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The untimely death of Australian hero Steve Irwin has touched the nation. He may have had the image of a larrikin but Irwin was a devout conservationist, skillful businessman, television star and devoted husband and father. We trace his life story.


In Melbourne's footy-mad Essendon, seven years after Edna Everage put nearby Moonee Ponds on the map, a golden-haired child emerged, crying out for attention. Steven Robert Irwin was born on February 22, 1962. A lifetime in front of him, or half a one at least. Crocodiles and cartoon caricatures. Conservation and canonisation. Could he ever have imagined it?

Irwin is now gone, killed by a stingray's barb that pierced his heart while he was being filmed in Great Barrier Reef waters on Monday, September 4, 2006. If you believe in magic, however, you already have a grasp of who he was. If you don't, you need to understand his parents, Robert and Lyn.

From Victoria's beautiful Dandenong Ranges, Robert was a successful plumber with an after-hours obsession for native flora and reptiles. He and Lyn, who lived in the nearby town of Boronia, had met as children. Their friendship swelled into teenage love.

Robert was 20 when they married, Lyn had turned 18. While Lyn embarked on a career as a maternity nurse, her instinctive passion, rehabilitating sick and injured wildlife, triggered a tidal convergence with Robert's interests.

Soon, the family's Primrose Street home was the whispered talk of their patch of Essendon.

The place crawled with snakes and lizards (caught by Robert and Steve) and harboured Lyn's furry patients.

"There were (animals) everywhere," recalls Irwin's childhood neighbour, Tony Piscitelli.

"Steve had an old pool out in the backyard. He had taken all the water out of it and filled it with sand and had reptiles living in there. Dad thought he was always a little crazy. He was, I suppose."
Irwin was not yet six. That particular coming-of-age was marked by Robert and Lyn's gift of a non-venomous 3.65m scrub python, which Irwin named Fred.

The impish boy loved the snake dearly and Fred would become the first animal collected for what was later to evolve into the Beerwah Reptile Park, on Queensl and's Sunshine Coast.

In November 1970, Robert and Lyn decided to follow their dream of a fully-fledged wildlife sanctuary. They bought the property which now is the kernel of Australia Zoo and shipped north the family, which included Irwin's older sister Joy and younger sibling Mandy.

It took three years of unrelenting toil to get the place stocked, secured and fit for an audience. In the meantime, a nine-year-old Irwin got his first ride on the back of a crocodile.

His dad, who had pioneered venomous snake and crocodile capture techniques, had been seconded by the Queensland National Parks and Wildlife Service to catch and relocate a colony of freshwater crocs - powerfully-jawed but less fierce than the infamous "salties" - in the Gulf of Carpentaria.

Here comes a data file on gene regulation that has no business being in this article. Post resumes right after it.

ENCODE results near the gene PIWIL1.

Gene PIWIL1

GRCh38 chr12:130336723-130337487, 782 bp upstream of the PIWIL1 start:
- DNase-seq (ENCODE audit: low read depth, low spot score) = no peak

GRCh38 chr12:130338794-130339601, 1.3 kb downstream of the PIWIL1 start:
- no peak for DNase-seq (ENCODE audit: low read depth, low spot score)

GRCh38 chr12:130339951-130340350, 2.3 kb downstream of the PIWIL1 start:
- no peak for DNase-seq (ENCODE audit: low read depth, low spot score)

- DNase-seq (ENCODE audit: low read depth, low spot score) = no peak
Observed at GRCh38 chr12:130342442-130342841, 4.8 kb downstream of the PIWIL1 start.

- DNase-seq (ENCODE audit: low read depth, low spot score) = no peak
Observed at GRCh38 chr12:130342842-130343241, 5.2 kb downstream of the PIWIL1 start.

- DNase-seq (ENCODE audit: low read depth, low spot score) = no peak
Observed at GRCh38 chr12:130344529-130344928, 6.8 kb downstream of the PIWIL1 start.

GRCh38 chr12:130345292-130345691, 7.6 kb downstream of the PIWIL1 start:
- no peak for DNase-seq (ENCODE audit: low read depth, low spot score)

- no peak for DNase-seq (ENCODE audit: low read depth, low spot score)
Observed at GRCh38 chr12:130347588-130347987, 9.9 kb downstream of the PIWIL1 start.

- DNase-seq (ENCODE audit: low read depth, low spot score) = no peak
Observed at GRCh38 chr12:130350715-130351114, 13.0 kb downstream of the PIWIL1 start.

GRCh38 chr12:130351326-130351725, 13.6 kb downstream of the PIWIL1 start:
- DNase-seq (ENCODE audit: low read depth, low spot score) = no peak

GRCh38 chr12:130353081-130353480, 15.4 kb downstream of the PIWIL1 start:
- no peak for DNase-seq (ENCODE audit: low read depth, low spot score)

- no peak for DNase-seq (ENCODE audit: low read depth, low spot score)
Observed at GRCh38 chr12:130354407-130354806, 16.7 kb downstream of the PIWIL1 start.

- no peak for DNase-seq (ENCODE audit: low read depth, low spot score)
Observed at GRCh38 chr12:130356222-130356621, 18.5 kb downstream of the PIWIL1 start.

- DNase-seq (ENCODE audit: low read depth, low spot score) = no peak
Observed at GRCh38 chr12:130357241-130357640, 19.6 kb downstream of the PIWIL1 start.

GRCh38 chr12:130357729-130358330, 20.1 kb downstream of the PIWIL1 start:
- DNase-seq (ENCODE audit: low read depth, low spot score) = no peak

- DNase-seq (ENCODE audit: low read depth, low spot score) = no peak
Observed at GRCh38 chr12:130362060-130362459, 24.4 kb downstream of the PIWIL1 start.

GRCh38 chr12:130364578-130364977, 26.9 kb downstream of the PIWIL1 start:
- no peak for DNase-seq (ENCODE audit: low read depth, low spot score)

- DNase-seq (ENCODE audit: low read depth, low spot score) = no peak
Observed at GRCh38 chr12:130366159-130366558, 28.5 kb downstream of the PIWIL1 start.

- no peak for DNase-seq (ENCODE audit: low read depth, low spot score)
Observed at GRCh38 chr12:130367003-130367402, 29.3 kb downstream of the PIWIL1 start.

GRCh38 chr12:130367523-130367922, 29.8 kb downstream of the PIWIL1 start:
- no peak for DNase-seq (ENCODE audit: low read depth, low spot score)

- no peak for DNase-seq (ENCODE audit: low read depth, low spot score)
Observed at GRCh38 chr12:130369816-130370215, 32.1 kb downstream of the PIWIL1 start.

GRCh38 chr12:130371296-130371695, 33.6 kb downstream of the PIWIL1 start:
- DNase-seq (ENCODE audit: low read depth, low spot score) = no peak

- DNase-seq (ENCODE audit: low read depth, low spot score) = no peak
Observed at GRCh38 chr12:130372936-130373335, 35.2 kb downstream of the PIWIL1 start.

One night, as Robert held the dinner-plate eyes of a metre-long croc under spotlight, Irwin was sent to the bow of their aluminum dinghy. As he poised (an early rendition of the famously-parodied, spring-loaded crouch), he listened for his father's command. "Wait, son, wait - now!"

"My fingers clamped around the croc's thick neck, my chin slammed into its bony head, my chest landed on its back and my legs wrapped around the base of the tail," Irwin recounted in his 2002 book, The Crocodile Hunter.

"I was being thrashed around in the muddy water. I saw pulses of light as I was being rolled over and over. I sensed the strength and warmth of my dad's arm feeling for my body. Whoosh! The next thing, both croc and I were slammed into the floor of the boat: "Are you all right?"

"'Yeah, I got him, Dad." I saw his face in the beam. He was shaking his head in disbelief with a grin from ear to ear. That was start of my croc-jumping career."

-- Matthew Fynes-Clinton


Steve Irwin had two driving passions in his life - work and family - and even as a teenager, there was room for little else.

The young Irwin couldn't wait to get out of school but graduated from senior high at Caloundra State High School in 1979.

He didn't have time for books - "I read surf magazines" - and didn't find a steady girlfriend to share his enthusiasm for man-eating reptiles.

Surfing aside, it was crocs which dominated Irwin's existence from at least the age of nine when his father allowed him to begin handling them.

As Irwin grew into his early teens, he accompanied his father, Robert, on croc spotting trips, sometimes as far afield as the Gulf of Carpentaria.

Robert Irwin said this week there were numerous occasions when things could have gone very wrong.

"Over the years, Steve and I have had a lot of adventures together and there's been many occasions when anything could have gone wrong," he said.

"Steve knew the risks involved with the type of work he was doing and he wouldn't have wanted it any other way."

It was not until 1986 when he was 24, that Irwin broke parental ties for the first time, taking an 18-month overseas trip. On return to the family-run park in the late 1980s, he had gained enough confidence to start creating an identity separate from his mum and dad.

Taking a contract with the Queensland Government, Irwin headed for far North Queensland to catch rogue crocs which had become a danger to local communities.

In the wilderness, he lived the life of the mythical croc hunter, Crocodile Dundee - about to be made famous by actor Paul Hogan.

Irwin spent months alone with only a dog for company capturing crocs with a net trap and a small aluminum dinghy.

"I was totally feral," he said later. "I could run a wild pig down." Setting croc traps meant hauling a 120kg weight bag high into the mangroves "while 5000 green ants were biting on my eyeballs" and wrestling them into his dinghy.

The stories he told his family about his adventures impressed his father so much, the elder Irwin sent his son a video camera - the spark that ignited an international film career.

Irwin didn't kill his prey. He filmed his more strenuous struggles with the larger reptiles and transported around 100 of them back to the family park where many still remain.

Back in the family fold in 1991, he was ready to take over the park from his father and the following year, in perhaps the most pivotal moment of his life, his gaze fell on an attractive American woman, Terri Raines.